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Fate of New Orleans Up to Louisiana Voters, Lawsuit

In a Dec. 6th runoff, Louisiana voters will choose between Democratic Sen. Mary Landrieu, right, and GOP Rep. Bill Cassidy. (AP Photo/Gerald Herbert)

Two weeks ago, Louisiana Senator Mary Landrieu led the charge to pass a bill that would approve the Keystone XL pipeline, a natural gas liquids pipeline that would move tar-sand-derived gas from Canada through America’s Great Plains. The bill’s narrow defeat brought a wave of rejoicing from environmentalists, who had heavily campaigned against the pipeline. “This vote offers a glimmer of hope that there’s some sanity left in the Senate,” said Bill Snape, senior counsel with the Center for Biological Diversity.

But amid the pitched battle preceding the vote, few noticed the defeat implied by Sen. Landrieu’s failed bid. The last remaining Democratic Senator in the South, Landrieu faces a run-off vote against Republican rival Bill Cassidy on December 6th. Throughout November, Cassidy led her in the polls by double-digit figures. Many interpreted Landrieu’s strenuous support of the Keystone pipeline as a Hail Mary pass to keep her job.

The irony is that she, not Cassidy, is the more conservation-friendly candidate in her state. Despite her pro-Keystone stance, Landrieu is known in Louisiana for helping support the Restore Act, which devotes public funds to repairing the delta below New Orleans. Many Louisianans regard the multi-billion dollar effort as a crucial piece of ensuring the survival of hurricane-vulnerable New Orleans. Landrieu has also participated in the creation of a Coastal Master Plan, which maps large-scale projects to protect the Gulf Coast. As Louisiana faces losing Landrieu, what happens to its conservation efforts?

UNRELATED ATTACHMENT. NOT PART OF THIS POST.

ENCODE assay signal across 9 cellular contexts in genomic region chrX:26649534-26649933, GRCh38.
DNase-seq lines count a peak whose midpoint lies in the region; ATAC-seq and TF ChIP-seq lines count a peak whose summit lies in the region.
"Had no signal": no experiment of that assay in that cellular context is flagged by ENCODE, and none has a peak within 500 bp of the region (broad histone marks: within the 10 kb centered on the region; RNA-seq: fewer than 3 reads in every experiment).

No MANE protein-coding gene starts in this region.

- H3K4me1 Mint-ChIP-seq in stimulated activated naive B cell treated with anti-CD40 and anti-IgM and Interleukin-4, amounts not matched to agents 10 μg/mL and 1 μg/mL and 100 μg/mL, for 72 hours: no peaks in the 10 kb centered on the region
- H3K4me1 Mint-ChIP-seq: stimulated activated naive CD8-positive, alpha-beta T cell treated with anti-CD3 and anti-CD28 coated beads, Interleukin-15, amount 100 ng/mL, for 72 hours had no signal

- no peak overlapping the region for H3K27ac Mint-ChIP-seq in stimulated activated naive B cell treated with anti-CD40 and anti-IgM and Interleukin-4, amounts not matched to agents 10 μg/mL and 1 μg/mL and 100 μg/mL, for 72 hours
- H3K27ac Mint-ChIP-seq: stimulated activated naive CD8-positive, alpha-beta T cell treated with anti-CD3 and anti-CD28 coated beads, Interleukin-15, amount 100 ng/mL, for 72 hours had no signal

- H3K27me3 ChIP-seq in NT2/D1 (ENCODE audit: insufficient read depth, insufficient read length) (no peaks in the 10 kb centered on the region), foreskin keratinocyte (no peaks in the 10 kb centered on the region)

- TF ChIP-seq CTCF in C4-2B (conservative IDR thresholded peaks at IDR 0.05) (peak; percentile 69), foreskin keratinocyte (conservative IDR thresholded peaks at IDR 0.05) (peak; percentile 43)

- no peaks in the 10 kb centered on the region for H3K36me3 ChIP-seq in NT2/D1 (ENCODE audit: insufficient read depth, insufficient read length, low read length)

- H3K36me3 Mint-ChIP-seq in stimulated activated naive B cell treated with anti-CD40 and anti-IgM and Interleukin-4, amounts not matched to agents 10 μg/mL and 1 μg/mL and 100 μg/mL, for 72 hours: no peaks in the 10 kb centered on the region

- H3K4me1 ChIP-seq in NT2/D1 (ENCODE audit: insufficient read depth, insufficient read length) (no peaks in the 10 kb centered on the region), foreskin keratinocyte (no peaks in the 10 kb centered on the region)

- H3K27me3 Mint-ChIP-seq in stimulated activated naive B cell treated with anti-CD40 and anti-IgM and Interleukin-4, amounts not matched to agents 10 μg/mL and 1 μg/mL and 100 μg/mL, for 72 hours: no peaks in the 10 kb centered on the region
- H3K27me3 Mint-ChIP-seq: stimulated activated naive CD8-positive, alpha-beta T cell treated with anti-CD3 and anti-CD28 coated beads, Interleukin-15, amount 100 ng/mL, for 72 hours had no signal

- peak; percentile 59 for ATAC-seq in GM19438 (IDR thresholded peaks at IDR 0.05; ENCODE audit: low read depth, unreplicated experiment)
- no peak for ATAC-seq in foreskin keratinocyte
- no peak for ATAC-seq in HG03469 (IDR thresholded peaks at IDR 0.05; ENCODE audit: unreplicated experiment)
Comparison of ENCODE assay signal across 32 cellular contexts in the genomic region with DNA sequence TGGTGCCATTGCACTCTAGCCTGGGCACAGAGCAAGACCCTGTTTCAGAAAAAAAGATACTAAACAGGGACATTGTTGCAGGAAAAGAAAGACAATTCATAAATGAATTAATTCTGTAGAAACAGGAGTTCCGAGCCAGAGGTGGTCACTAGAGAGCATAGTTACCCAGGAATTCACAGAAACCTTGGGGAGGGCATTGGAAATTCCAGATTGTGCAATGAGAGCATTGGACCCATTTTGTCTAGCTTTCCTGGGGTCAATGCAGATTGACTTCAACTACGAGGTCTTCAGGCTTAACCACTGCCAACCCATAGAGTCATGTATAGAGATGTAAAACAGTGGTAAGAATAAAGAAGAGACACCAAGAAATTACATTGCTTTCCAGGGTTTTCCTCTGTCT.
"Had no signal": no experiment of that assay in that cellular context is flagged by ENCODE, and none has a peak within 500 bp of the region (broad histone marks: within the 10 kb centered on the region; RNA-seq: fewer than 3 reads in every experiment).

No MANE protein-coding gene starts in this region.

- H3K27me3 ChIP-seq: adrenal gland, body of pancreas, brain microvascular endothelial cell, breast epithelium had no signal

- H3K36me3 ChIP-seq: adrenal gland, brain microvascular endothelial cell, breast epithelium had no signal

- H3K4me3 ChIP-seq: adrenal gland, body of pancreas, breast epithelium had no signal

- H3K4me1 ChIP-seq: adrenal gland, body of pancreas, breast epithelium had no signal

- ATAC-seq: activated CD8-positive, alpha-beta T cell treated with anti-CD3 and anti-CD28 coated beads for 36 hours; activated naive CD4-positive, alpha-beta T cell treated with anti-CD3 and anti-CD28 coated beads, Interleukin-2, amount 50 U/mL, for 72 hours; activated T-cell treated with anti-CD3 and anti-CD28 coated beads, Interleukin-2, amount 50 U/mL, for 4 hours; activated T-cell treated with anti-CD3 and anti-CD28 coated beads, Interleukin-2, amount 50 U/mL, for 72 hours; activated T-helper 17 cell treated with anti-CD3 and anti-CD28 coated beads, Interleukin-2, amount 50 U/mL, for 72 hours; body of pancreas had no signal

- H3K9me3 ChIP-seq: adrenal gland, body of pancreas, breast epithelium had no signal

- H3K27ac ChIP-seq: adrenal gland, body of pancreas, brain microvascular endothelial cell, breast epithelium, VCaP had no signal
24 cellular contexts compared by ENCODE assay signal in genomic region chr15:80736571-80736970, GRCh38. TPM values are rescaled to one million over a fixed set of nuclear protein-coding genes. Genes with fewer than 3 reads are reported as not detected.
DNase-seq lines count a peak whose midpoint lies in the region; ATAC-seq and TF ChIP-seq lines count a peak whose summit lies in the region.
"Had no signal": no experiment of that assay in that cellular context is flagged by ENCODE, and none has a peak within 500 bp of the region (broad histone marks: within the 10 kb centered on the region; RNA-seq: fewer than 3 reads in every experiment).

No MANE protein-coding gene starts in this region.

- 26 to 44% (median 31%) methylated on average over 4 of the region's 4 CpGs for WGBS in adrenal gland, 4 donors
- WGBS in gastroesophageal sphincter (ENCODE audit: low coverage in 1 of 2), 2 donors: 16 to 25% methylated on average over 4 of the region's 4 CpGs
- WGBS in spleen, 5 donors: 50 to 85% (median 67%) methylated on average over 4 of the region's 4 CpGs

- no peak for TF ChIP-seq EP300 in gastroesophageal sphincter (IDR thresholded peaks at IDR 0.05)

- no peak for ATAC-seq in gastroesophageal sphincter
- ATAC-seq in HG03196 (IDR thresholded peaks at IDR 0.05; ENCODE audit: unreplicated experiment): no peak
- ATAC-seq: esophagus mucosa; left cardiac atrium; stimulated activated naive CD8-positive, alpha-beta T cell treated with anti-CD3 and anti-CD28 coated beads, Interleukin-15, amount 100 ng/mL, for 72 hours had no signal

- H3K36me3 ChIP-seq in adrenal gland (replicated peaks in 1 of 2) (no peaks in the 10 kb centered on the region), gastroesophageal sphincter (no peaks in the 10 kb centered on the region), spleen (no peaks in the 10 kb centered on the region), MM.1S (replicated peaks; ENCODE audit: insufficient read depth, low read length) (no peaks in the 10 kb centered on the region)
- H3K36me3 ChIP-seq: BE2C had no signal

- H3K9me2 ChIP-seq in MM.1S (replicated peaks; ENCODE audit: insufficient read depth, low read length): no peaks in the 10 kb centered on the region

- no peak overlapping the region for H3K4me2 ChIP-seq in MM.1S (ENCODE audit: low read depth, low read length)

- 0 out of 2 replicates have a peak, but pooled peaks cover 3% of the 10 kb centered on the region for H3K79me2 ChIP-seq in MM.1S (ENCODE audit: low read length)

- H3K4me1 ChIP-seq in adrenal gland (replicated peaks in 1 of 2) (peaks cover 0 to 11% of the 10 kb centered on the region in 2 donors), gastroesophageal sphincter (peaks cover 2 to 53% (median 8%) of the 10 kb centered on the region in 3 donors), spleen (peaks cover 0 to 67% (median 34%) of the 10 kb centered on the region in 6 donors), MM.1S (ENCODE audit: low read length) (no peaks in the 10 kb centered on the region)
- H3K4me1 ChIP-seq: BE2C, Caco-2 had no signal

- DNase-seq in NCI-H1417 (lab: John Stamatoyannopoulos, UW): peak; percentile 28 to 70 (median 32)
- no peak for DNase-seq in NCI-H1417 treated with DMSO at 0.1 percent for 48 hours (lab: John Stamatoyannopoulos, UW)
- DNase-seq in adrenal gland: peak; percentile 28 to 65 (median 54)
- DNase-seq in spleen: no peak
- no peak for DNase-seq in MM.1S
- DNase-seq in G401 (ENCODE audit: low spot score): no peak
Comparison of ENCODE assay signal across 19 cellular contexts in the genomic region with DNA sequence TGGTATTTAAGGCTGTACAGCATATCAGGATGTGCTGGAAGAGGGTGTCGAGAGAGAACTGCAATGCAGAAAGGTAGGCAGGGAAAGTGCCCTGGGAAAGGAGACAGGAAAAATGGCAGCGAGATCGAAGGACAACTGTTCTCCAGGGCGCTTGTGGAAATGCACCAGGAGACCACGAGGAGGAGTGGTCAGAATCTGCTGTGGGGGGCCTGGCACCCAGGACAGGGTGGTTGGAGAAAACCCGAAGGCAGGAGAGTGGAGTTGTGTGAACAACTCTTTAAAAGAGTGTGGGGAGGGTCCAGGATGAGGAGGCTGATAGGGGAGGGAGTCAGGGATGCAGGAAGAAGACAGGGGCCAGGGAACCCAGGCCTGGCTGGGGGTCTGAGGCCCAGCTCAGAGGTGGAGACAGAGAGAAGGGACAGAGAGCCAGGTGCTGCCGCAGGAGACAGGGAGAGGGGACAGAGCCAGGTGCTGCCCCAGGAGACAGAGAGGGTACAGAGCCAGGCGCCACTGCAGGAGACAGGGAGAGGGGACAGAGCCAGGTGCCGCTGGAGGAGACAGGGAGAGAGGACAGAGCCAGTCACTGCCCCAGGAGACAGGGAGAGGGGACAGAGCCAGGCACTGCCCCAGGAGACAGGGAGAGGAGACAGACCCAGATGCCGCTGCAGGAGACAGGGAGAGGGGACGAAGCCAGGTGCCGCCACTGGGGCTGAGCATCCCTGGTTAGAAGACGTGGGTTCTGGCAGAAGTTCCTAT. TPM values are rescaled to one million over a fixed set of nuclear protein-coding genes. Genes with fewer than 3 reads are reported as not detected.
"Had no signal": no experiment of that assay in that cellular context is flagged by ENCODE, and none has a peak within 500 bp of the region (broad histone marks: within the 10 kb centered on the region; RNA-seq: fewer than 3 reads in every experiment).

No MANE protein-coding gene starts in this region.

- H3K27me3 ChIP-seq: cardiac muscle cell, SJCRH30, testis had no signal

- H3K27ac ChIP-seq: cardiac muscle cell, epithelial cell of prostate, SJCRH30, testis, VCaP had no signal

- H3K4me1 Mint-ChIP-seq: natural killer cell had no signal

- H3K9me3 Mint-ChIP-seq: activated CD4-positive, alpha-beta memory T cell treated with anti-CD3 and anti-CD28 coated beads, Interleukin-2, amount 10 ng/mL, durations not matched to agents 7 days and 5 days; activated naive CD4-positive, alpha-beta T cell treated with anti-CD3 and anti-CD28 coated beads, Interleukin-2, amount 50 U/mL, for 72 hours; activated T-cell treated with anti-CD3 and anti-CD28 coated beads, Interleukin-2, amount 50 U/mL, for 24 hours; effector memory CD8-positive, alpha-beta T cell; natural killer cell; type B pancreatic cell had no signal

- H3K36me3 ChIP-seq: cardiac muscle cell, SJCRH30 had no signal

This is no small matter. Louisiana is among the most ecologically vulnerable states in the U.S. Located at the very end of the Mississippi, the state endures damage wrought by levies and dams that block sediment deposits from renewing the fragile delta. Worse yet, oil and gas extraction projects operating in the Gulf Coast have torn apart the delta below the city of New Orleans — leaving open water where solid ground once was. Land subsidence has caused sea level rise, moving the coastline steadily northward.

“We cannot survive without marshes out there ahead of us,” says Oliver Houck, a Tulane University law professor specializing in environmental law, referring to the city of New Orleans. “For what we know from [Hurricanes] Katrina and Rita, absent those marshes that had protected us for centuries, we are in a world of trouble.” Yet nearly a decade after the hurricanes of 2005, little has been done to rebuild the delta.

Efforts to ameliorate the problem have been controversial. In 2013, local historian John M. Barry initiated a lawsuit seeking financial participation from the oil and gas industry in repairing the delta. Dubbed “the most ambitious environmental lawsuit ever,” the case has named 92 corporations as defendants and seeks $18 billion dollars — about a third of the projected necessary amount for coastal restoration. The suit, which was brought by the Southeast Louisiana Flood Protection Authority-East while local historian John M. Barry was at its helm, triggered a legislative uproar. Governor Bobby Jindal made repeated efforts to pass legislation retroactively rendering the suit inadmissible in court; the flood authority, chagrined at the attention, failed to re-elect Barry this year.